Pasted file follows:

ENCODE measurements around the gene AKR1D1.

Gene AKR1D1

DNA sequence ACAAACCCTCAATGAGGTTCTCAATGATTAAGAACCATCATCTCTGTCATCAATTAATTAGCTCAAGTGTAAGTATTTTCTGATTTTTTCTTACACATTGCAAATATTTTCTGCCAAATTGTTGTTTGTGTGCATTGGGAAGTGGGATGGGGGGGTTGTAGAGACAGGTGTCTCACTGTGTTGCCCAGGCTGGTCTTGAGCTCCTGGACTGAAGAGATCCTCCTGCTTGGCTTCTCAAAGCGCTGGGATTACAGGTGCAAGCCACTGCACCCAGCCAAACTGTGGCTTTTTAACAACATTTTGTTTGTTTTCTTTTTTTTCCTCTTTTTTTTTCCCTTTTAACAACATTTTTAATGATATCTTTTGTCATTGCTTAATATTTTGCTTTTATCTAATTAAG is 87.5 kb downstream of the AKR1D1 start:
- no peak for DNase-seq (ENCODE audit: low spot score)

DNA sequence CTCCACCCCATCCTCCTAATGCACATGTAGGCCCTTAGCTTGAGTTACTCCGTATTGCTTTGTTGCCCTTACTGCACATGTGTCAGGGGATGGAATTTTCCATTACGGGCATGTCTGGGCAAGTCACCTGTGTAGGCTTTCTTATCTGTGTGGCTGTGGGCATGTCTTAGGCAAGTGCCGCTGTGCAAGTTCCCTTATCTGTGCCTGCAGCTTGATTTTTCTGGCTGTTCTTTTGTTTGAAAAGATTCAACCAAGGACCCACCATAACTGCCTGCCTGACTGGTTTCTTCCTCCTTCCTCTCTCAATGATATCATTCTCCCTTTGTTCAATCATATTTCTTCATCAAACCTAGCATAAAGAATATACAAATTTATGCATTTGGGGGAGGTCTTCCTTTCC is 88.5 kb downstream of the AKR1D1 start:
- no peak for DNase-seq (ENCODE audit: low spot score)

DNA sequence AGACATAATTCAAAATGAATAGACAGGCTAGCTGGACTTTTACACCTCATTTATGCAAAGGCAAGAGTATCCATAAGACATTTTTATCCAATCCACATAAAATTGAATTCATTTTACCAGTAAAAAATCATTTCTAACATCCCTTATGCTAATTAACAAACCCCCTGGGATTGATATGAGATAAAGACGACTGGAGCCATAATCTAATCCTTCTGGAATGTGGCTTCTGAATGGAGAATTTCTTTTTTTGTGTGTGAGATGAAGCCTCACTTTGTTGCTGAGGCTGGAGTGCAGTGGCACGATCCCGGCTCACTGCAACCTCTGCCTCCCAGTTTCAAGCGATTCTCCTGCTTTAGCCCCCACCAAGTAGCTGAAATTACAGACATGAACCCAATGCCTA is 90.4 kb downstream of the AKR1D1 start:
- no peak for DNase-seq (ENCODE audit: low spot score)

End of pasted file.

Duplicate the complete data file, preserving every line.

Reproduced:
ENCODE measurements around the gene AKR1D1.

Gene AKR1D1

DNA sequence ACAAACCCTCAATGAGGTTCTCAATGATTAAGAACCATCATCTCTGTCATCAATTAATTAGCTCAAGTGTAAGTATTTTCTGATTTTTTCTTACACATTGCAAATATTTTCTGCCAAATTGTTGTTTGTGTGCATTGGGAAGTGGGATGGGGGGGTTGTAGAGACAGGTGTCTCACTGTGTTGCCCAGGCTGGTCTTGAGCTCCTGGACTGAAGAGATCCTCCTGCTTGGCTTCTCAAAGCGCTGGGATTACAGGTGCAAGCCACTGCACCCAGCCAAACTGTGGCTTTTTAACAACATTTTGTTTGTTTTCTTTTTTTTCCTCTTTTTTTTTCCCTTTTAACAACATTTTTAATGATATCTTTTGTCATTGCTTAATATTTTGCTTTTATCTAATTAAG is 87.5 kb downstream of the AKR1D1 start:
- no peak for DNase-seq (ENCODE audit: low spot score)

DNA sequence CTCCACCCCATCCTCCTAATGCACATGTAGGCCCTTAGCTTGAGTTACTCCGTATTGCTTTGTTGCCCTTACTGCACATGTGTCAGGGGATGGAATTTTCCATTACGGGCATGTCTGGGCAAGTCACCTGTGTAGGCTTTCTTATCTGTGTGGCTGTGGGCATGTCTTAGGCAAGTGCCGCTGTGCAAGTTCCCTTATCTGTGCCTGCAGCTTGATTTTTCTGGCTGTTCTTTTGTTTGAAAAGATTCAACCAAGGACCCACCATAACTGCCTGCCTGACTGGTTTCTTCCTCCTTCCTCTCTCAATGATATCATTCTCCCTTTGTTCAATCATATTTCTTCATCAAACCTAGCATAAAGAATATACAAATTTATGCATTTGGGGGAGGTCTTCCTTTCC is 88.5 kb downstream of the AKR1D1 start:
- no peak for DNase-seq (ENCODE audit: low spot score)

DNA sequence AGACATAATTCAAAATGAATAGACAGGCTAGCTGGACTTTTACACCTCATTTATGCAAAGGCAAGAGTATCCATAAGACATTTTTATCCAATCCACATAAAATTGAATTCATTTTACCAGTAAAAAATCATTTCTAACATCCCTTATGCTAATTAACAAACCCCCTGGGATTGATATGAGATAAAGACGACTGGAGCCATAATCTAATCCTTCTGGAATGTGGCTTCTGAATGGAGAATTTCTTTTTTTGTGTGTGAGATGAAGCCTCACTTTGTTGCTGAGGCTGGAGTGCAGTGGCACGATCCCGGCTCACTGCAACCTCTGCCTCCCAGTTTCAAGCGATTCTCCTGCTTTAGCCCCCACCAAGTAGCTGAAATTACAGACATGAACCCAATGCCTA is 90.4 kb downstream of the AKR1D1 start:
- no peak for DNase-seq (ENCODE audit: low spot score)